FV107 Scimitar

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FV107 Scimitar
Type Reconnaissance vehicle
Place of origin United Kingdom
Service history
Wars Falklands War, Gulf War, Bosnia, Kosovo, Iraq War, Afghanistan
Production history
Manufacturer Alvis
Weight 7.8 tonnes
Length 4.9 m
Width 2.2 m
Height 2.1 m
Crew 3

Armour aluminium armour
30 mm L21 RARDEN cannon
sabot, HE, and armor-piercing special effects (APSE) rounds
Coaxial 7.62 mm L37A1 MG
Engine Cummins BTA 5.9 diesel
190 hp (142 kW)
Suspension Torsion bar
450 km
Speed 50 mph (80.5 km/h)

The FV107 Scimitar is an armoured reconnaissance vehicle (sometimes classed as a light tank) used by the British Army. It was manufactured by Alvis in Coventry. It is very similar to the FV101 Scorpion, but mounts a high velocity 30 mm L21 RARDEN cannon instead of a 76 mm gun. It was issued to Royal Armoured Corps armoured regiments in the reconnaissance role. Each regiment originally had a close reconnaissance squadron of five troops, each containing eight FV107 Scimitars.


The FV107 Scimitar is one of the CVR(T) series of vehicles. It entered service in 1971.

Initially, the engine was the Jaguar J60 4.2-litre 6-cylinder petrol engine, the same as used by several Jaguar cars. This has now been replaced by a Cummins BTA 5.9 diesel engine in British Army Scimitars, under the CVR(T) Life Extension Program (LEP).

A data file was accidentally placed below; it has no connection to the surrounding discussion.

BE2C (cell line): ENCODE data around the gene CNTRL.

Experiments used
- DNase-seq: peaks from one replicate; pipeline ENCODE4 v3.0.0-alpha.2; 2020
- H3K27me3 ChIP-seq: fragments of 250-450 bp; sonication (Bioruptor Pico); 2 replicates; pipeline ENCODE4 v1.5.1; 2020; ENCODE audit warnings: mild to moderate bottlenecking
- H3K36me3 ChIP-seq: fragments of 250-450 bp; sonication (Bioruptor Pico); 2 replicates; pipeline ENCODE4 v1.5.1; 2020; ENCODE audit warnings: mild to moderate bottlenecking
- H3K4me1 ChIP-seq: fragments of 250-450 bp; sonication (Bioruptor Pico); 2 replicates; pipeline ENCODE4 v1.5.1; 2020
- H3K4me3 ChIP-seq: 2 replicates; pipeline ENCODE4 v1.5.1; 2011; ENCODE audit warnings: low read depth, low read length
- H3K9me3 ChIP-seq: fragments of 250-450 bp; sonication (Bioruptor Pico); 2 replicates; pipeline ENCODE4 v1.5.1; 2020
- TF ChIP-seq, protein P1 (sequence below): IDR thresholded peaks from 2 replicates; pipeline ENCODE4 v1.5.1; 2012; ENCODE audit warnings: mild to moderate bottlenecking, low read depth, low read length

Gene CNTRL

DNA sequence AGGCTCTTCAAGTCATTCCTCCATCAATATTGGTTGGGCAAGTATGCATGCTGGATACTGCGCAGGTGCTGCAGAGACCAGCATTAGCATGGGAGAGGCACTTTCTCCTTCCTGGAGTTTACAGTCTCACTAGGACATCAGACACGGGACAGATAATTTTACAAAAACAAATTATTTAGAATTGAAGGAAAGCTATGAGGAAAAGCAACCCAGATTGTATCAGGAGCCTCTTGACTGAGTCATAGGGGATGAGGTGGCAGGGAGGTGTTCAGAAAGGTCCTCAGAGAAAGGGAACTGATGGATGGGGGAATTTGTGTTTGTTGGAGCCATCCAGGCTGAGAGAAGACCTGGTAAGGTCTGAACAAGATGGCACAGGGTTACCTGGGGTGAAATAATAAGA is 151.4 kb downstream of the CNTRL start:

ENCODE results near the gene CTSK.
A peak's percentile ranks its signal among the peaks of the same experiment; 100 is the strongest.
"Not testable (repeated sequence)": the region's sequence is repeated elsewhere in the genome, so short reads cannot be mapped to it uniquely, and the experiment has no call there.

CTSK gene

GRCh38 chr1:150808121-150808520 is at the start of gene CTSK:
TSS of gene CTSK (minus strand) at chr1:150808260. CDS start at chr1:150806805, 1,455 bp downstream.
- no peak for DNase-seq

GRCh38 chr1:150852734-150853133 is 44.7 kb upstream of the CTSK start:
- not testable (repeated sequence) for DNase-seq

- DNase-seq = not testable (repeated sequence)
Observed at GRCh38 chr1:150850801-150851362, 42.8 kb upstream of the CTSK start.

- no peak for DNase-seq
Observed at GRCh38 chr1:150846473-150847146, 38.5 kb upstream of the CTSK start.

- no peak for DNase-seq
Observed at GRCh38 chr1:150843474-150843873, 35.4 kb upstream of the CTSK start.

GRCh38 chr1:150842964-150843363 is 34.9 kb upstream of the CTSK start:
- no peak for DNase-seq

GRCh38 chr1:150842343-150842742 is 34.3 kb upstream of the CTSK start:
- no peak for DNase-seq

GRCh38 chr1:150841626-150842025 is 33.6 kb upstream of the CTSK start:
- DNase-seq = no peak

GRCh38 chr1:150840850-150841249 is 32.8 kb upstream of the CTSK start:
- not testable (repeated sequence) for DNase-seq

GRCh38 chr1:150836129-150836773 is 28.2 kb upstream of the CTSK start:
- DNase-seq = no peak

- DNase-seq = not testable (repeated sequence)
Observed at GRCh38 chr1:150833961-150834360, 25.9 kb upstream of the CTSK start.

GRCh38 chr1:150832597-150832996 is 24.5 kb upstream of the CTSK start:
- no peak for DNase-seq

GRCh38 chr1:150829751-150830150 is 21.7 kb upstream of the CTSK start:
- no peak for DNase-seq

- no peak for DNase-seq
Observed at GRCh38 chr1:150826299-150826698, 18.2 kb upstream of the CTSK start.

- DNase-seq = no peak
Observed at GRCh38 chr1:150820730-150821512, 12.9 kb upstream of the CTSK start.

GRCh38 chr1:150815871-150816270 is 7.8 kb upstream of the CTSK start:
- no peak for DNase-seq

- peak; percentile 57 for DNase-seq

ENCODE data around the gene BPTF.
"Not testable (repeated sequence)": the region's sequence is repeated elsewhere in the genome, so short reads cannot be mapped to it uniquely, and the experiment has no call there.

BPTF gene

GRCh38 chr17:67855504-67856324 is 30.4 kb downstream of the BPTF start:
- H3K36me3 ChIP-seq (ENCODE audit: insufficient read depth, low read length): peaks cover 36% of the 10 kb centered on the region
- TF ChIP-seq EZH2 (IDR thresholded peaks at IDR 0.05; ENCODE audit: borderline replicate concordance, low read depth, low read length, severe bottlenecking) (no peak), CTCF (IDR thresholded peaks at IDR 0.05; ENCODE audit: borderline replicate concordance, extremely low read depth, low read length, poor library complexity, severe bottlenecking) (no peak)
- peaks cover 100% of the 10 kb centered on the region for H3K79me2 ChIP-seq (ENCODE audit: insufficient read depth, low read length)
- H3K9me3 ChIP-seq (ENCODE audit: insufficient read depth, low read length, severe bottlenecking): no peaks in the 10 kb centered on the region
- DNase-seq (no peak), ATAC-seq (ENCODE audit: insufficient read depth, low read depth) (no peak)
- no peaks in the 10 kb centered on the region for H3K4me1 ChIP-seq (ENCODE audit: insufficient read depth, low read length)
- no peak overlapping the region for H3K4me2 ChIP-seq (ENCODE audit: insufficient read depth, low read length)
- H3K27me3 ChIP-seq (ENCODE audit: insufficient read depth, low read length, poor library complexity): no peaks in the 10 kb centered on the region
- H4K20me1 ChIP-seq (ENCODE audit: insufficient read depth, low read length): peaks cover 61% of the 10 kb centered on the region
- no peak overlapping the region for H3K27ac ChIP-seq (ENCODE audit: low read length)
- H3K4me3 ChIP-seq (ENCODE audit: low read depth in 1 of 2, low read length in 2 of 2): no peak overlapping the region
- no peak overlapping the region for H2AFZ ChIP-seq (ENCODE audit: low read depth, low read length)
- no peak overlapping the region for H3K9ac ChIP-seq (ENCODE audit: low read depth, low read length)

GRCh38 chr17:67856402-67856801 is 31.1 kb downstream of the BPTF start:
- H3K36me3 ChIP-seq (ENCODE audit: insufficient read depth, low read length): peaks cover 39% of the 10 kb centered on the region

The Scimitar lifespan has once again (as of middle 2009) been extended to accommodate the shift in timeframe with the Future Rapid Effect System program which would have seen new armoured vehicles introduced to replace the ageing CVR(T) range of vehicles. With new modifications, air filtration units and gearbox upgrades (late 2009) as well as hull alterations (late 2009) and the creation of a CVR(T) Spartan & CVR(T) Scimitar hybrid[1] the CVR(T) range (early 2010) is expected to continue well beyond 2017.[citation needed]

Additional specifications

  • Ground clearance: 0.35 m
  • Main armament: 30 mm L21 RARDEN cannon. (Fires at up to 90 rounds per minute)
  • Ammunition types:
  • Additional defence: 2 × 4-barrel smoke launchers.
  • Ammunition stores:
    • 30 mm – 165 rounds
    • 7.62 mm – 2,000 rounds
    • As with all UK armoured vehicles, Scimitar is equipped with a forced air system, so the crew can lock down in a CBRN environment. For this reason, the vehicle is equipped with a boiling vessel (or "BV"), to cook and make hot drinks.[2]


File:FV107 operators.png
Map of FV107 operators in blue with former operators in red

Current operators

File:FV107 CVR(T) Scimitar.png
FV107 Scimitar in desert camouflage (apart from the large Union Flag)

The Scimitar is used by the five formation reconnaissance regiments of the British Army. Four of the regiments are organised with three squadrons, each of 12 Scimitars; the fifth (the Household Cavalry Regiment) has an extra squadron to support 16 Air Assault Brigade. It is also used by some support groups within infantry battalions, like the Irish Guards recce platoon.[citation needed]